Monday Night Politics: The battle of the gavel
Diane Xavier | 2/17/2014, 10:16 a.m.
The Dallas Examiner
On Feb. 3, Monday Night Politics – Meet the Candidates featured the battle of the gavel as several candidates were competing for the offices of judges in Dallas County. Offices for the Judicial District Court for Judge 265, Judge 282, Judge 283, Judge 291, Judge 292 and Judge 363 were featured as audience members at the African American Museum in Fair Park and heard from candidates seeking these positions.
The first round included the seat for Judicial Court number 265, a court that handles felony criminal cases. Candidates Jennifer Bennett, William Barr and Anthony Eiland started the forum for this seat.
Bennett said what sets her apart from her opponents is her experience and humble beginnings. Bennett started her legal career as the assistant district attorney in Harris County. Currently, she serves as the homicide liaison for the Dallas County District Attorney’s office, where she is also the assistant district attorney.
“What people don’t know about me is that I almost did not graduate from high school and that I am the first person from my family to graduate from college,” Bennett said. “I worked two jobs, one of which included cleaning hotel rooms and then I became a waitress until I decided it was better to pursue a college education. I moved back home and went to Richland Community College and then went on to get a degree at a four-year university. I worked for an attorney who practiced criminal law and that’s how I got interested in the field of law. I worked my way through SMU law school. I’m the person that in this race has run a felony court. I’m the only person who has managed a felony court. I have worked at all 17 felony district courts.”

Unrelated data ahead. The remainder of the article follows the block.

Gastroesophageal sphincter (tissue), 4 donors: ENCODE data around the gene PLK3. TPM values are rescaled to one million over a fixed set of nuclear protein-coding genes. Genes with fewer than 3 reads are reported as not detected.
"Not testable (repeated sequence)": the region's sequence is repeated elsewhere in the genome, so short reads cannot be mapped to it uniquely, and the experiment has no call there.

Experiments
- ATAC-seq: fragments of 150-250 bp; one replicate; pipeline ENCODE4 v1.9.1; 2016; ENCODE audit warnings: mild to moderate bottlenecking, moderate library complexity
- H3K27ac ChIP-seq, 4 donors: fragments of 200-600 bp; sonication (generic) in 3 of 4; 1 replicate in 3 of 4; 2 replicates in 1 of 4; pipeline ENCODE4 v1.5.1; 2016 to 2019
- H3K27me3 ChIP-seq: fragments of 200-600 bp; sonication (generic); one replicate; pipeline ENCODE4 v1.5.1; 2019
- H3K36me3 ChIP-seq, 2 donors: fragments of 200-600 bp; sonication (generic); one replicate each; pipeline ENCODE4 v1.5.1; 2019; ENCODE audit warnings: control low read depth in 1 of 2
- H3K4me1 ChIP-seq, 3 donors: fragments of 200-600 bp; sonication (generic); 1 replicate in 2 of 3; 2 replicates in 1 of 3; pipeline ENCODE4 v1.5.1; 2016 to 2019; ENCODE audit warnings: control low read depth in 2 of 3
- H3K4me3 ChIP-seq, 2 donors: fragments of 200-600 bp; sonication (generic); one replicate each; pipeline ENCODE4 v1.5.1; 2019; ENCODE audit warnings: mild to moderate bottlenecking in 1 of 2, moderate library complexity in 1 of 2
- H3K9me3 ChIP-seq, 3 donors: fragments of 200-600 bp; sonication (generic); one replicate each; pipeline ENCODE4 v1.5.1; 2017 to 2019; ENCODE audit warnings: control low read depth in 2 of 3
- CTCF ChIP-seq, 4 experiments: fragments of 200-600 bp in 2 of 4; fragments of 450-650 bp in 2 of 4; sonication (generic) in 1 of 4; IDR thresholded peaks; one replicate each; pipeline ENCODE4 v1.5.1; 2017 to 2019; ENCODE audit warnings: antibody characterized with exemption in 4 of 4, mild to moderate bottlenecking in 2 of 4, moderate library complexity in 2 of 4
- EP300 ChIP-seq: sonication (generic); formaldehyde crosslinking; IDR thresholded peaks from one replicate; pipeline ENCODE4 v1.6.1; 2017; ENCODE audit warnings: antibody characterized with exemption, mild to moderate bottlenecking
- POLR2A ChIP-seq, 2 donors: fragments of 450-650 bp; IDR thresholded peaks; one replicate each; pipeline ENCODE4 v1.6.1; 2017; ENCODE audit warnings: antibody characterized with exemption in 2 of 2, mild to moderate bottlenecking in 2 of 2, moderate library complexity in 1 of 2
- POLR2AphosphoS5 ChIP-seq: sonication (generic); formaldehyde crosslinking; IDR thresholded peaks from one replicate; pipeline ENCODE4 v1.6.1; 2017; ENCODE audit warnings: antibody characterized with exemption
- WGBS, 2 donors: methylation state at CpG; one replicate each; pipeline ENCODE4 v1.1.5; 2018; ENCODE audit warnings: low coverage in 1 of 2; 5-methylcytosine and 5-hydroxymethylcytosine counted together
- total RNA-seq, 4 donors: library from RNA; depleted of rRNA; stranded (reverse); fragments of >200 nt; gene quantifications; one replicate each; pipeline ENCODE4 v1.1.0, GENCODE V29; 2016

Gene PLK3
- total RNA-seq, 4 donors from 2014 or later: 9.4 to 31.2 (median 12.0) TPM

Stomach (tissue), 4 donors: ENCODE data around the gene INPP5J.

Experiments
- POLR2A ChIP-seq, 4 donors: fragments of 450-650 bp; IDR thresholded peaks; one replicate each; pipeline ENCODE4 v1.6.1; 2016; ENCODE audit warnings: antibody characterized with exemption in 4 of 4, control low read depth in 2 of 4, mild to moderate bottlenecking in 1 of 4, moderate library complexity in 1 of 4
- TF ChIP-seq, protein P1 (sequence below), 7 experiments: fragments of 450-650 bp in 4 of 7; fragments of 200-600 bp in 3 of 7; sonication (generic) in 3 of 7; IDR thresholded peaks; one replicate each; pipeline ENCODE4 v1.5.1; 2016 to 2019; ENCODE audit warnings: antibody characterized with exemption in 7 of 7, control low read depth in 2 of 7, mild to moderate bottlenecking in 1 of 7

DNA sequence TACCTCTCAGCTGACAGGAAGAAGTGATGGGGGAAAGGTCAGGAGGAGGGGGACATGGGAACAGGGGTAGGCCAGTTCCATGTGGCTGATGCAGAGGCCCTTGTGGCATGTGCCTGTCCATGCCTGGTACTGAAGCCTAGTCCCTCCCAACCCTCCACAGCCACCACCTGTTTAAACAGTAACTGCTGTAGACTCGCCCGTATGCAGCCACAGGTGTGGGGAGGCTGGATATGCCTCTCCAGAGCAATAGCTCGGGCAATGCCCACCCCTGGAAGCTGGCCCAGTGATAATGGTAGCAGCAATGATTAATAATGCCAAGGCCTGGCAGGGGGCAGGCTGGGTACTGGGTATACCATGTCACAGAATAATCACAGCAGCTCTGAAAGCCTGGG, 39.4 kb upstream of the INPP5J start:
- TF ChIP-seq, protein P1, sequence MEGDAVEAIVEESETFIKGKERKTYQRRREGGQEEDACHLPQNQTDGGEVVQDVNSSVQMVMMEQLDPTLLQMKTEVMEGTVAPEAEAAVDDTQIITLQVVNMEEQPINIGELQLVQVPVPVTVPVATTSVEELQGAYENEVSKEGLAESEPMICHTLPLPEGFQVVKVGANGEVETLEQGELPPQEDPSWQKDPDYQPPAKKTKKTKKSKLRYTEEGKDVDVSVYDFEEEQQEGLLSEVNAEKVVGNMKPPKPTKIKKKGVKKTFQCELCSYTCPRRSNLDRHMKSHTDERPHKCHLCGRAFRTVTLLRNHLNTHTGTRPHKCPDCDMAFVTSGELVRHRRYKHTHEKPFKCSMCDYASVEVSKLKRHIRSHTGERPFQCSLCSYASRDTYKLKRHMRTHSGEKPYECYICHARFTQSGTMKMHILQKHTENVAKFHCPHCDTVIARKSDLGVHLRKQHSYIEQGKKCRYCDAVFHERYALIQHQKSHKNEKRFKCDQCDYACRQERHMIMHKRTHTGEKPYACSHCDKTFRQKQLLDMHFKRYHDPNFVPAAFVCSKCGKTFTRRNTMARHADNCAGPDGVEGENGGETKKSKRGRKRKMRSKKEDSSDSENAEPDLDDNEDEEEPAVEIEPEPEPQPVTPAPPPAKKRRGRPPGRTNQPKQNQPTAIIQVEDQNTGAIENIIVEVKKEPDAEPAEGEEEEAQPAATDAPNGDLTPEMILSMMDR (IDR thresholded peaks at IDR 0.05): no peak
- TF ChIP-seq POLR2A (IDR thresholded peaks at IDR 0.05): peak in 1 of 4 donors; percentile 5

William Barr, a criminal defense attorney who has practiced in Dallas County for the past 24 years, spoke next about his experience.
“As far as Jennifer and I, I believe that I have the greater experience since I have been doing this for 24 years,” Barr said. “I believe that I can be fair. One of the main things that I will be looking at in the terms of this particular court is to address the problem of mental illness. Since President Reagan emptied out all the mental institutions, we’ve been putting everybody in jail or prison. My son-in-law is bipolar and my ex-wife is bipolar and I’ve been educating myself constantly for the last 16 years on this issue and I hope that you will consider me for this office.”
Anthony Eiland, former assistant district attorney for Dallas County, who currently runs his own law practice, The Eiland Law Firm, where he practices criminal defense and personal injury, spoke about his qualifications.
“I’m the only person at this table right now that has both prosecutorial as well as criminal defense experience,” Eiland said. “I have tried cases on both ends. While I was a prosecutor at the DA’s office, I started under Mr. Watkins and worked my way up from misdemeanor to felony. While in felony, I tried the gamut of cases from murders, down to robberies, to child abuse cases. As a felony prosecutor, I never lost a case. I am running for judge because there is a need for judges to give back to the community and what I mean by that is there are a lot of people, individuals, especially young adults who are entering the system for the first time and they are charged with non-criminal offenses and once you are in the system, you are essentially in the system for life even though you are on probation and even if you are on probation there are certain things that are going to remain on your record for the rest of your life so I want to try to create a program called Program ReWINd where these individuals enter these programs and undergo certain community service activities that can help them.”